Hopefully, you are not alone in developing models and your workplace
has a good stock of model libraries. Chapter 15 deals with working
with model libraries. A well-managed library helps conserve and
leverage engineering resources. Standardization of commodity components
reduces the proliferation of unnecessary parts and data and is
a philosophy that should be employed in managing the library.
The company’s library serves as the central database for
all component-related information. If the model files are part
of this component library, the component library can also provide
for model storage, retrieval, and use. A well-managed library
is a good investment for the company.

The sixth area deals with model accuracy and verification. Chapter
16 deals with verification methodology for models. Verification
compares model simulation results against hardware test data,
making model verification the final step in modeling. The verification
methodology described in this chapter can be used for SPICE, IBIS,
and other model types. Verification can be done against a single
model (stand-alone) or against a model within a design. Chapter
17 covers the verification of model accuracy by using laboratory
measurements. Normally you can first obtain physical units, measure
their model parameters, simulate their behavior with measured
parameters, build circuits with the measured units, measure the
circuits in the laboratory, and correlate the measurements with
the simulation. A more efficient alternative is to model and simulate
a population of devices, assemble a representative sample of the
devices into multiple test circuits, measure the population of
test circuits, and then compare it to the population of simulation
results. Since all models contain simplifications and approximations
of what they represent, engineers must exercise good judgment
for deciding when a specific model is fit for use; this is discussed
in chapter 18. Chapter 19 shows an example of behavioral modeling
for an RF amplifier.

The seventh area deals with the future direction of modeling.
Chapter 20 is the largest chapter in the book and it addresses
the challenges to IBIS. Two emerging approaches to modeling complex
I/O are macromodels and AMS (analog mixed signal) equation based
model languages. These approaches allow IBIS to keep up with circuit
design evaluation of complex I/O. After a decade of dominance
in simulating I/O, IBIS is losing ground because of its limitations
in simulating complex programmable I/O. Possible solutions include
using physical models (SPICE), behavioral models, macromodels,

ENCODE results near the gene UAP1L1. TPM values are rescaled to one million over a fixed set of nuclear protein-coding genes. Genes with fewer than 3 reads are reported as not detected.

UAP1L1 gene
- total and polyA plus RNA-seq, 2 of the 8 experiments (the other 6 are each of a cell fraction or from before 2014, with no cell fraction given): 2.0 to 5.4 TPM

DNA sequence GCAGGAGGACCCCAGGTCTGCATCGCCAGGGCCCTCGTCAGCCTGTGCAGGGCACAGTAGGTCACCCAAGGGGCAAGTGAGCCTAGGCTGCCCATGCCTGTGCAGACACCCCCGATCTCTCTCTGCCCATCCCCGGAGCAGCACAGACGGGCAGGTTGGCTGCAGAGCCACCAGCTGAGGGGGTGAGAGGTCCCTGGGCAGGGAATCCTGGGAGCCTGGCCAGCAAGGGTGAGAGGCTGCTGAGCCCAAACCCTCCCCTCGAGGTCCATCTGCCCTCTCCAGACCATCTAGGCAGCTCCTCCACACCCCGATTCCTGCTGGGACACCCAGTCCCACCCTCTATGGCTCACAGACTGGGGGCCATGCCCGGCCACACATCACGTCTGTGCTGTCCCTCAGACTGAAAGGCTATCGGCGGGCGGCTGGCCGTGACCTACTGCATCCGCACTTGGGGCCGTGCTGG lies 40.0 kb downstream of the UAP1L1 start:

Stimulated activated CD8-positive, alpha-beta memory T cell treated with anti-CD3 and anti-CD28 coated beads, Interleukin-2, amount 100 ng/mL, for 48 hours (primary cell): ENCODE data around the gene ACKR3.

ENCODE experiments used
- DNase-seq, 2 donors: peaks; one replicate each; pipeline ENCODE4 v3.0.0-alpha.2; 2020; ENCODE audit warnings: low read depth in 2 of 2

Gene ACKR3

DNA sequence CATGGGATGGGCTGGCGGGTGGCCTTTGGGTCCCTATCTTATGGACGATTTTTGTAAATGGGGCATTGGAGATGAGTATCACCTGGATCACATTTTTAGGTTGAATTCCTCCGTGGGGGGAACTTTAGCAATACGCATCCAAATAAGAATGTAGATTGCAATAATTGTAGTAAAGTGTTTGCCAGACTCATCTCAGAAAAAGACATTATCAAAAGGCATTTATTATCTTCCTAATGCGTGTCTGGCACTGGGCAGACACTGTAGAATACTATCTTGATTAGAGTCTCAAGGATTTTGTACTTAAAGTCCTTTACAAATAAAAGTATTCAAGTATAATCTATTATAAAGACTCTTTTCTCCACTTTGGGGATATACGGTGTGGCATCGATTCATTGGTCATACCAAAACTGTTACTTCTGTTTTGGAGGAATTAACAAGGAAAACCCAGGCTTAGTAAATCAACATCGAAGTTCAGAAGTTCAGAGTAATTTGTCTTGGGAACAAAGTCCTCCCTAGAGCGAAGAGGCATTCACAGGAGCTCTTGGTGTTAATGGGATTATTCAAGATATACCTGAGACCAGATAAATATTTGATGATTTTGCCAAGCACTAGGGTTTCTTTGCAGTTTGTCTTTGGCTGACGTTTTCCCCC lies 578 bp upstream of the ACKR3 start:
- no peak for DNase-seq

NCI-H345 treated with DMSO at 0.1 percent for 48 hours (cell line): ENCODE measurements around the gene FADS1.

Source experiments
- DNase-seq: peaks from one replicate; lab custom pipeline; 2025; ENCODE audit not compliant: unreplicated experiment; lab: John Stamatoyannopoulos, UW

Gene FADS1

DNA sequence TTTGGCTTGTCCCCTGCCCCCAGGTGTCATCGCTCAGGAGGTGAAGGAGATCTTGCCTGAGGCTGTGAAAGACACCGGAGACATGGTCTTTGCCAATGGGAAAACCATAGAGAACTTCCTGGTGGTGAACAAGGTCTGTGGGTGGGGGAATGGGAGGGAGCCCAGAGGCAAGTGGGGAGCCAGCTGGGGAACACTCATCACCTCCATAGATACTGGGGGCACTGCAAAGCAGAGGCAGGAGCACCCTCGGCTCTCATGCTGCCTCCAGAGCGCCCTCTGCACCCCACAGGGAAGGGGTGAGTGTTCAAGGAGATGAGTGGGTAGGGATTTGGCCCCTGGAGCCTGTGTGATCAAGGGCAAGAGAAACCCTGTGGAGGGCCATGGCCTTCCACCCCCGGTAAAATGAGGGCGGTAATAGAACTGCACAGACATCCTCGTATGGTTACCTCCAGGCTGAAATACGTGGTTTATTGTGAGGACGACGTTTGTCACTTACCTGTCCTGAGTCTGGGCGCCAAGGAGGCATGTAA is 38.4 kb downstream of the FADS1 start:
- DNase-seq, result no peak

and the AMS modeling languages. The leading contender to solving
the complex I/O modeling issues is the AMS modeling language.
This chapter briefly reviews several modeling methods as they
apply to model fabrication. Communication between semiconductor
suppliers and OEM users should be interactive. Today, cutting
edge ICs, net topology, routing, and termination are developed
by a team of logic design engineers, signal integrity engineers,
and PCB designers. This is discussed in chapter 21. Chapter 22
discusses the future trends in modeling. Rapid advances in technology
have opened new opportunities and challenges in modeling and simulation.
Signal integrity, power integrity, EMI/EMC, and simulation are
becoming more necessary and more challenging. New ideas being
applied to high-speed digital design include the use of macro
modeling, VHDL-AMS, and S-parameters models. Advances in EDA tools
and simulation models are helping engineers meet new challenges.
Finally, chapter 23 discusses the usage of probability distributions
in simulations. This is my favorite chapter because it happens
to address an area that interests me and in which I have only
had partial success. The view reached is of a discipline very
different from that of today. This chapter presents modeling as
a deductive exercise in the mapping of a parameter space. Each
single valued model parameter is replaced by a statistical parameter
that exists within a physical range with a defined probability
function. To be economical, most designs must be produced within
the probability of particular combinations of variables occurring
at any one time. An absolute worst-case combination of variables
is usually unlikely. For the target quantity, simulation yields
both a physical range and a confidence level by mapping of the
model parameter space. Examples are presented for very simple
problems.

In summary, this book is good reading without much math. It is
more about the big picture in modeling. **EMC**